This is exactly why Hibbert wasn’t in the game.
Erik Spoelstra knew that Hibbert would have a hard time getting through screens so he drew up a play with a first option that involved both his best shooter (Allen) screening for the player he presumed would be guarded by Hibbert (Bosh).
After setting the screen, Allen loops around James toward the left corner as Bosh floats into the right short corner. Take note of West’s positioning on Battier. Instead of trying to make it incredibly difficult for Battier to target James, West is shading toward the cutting Allen, taking away a situation that not only has a much lower probability for producing a clean look, but allows for an infinitely easier entry pass into James.
This is also the point where the “Hibbert should be on the floor” group should remember that a scenario involving him switching onto Allen has him trailing Ray around the James brush screen at the elbow or forcing yet another switch (considerably upping the chances of a mistake) that would put Hibbert on James.
The real problem on the play comes when the ball finds its way to James on the left elbow. George, an excellent defender in the midst of a rather pedestrian game, makes a colossal mistake. (I love George’s game as much as the next blogger, but a huge shot and clutch free throws masked a subpar performance overall.)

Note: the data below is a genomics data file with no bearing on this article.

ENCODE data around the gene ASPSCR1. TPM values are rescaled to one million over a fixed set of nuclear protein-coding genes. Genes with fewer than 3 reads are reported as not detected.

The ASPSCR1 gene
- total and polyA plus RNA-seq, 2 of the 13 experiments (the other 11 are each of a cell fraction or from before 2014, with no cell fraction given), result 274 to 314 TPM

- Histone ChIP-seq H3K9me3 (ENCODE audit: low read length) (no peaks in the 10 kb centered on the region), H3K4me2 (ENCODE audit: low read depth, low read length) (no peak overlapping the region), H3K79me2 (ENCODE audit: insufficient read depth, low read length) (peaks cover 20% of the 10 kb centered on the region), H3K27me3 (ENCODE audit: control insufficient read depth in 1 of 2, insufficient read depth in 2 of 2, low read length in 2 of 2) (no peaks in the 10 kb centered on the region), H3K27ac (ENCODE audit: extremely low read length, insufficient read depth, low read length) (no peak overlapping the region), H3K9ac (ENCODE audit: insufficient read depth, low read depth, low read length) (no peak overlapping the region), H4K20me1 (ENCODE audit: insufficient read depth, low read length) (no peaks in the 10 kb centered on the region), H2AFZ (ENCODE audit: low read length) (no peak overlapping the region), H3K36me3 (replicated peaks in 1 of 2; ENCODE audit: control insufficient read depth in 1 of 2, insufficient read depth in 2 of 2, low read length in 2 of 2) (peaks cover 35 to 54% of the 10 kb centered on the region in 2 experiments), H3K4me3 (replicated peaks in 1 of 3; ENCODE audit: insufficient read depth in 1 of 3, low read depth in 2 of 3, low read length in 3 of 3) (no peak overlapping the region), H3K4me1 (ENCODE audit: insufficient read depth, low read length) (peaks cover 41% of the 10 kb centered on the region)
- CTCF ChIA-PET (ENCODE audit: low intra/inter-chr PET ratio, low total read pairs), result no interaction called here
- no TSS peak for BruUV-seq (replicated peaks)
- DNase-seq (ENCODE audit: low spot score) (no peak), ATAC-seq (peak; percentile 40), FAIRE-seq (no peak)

In an ideal setting, George would contest the James catch with a cushion and shift his feet to force James to drive right, toward the right short corner, the more-crowded side of the floor. Such an approach would lessen LeBron’s chances of getting to the rim without running into a stack of bodies. What happened instead is what has played on highlights since the conclusion of last night’s game: George hugged up on James’ space, gave up a direct line drive to the rim, and James took it to convert a game-winning layup.
Those direct line drives are much more difficult on a backline player because they are both unexpected and happen much quicker than the rim attacks intentionally funnelled to someone like Hibbert throughout the flow of a game. So even if Hibbert was in Young’s spot — and there are few reasons listed above that suggest that he wouldn’t be, one of which being that Bosh had already won the game with a lob dunk — it’s unlikely he could have recovered quickly enough from the opposite lane-line to do anything but foul James. Given the distance and reaction time of the two players racing to the rim, that result likely would have been the best-case scenario and one that still would have given Miami a great chance to tie or win the game at the line.
The breakdowns on this play had nothing to do with who was on the floor, but how those players carried out their orders. Had West shaded toward James or had George avoided a fatal positioning gaffe on LeBron’s catch, the Pacers could have emerged with a win or at least forced Miami to beat them with a heavily contested jumper, something would completely eliminate the notion that this was a poor coaching decision.
By putting in a lineup that could reasonably switch anything that came its way, Vogel made the right call in the waning moments of Game 1. That’s all you can ask of a coach.
The Pacers should just hope that Vogel continues to do so for the rest of the series.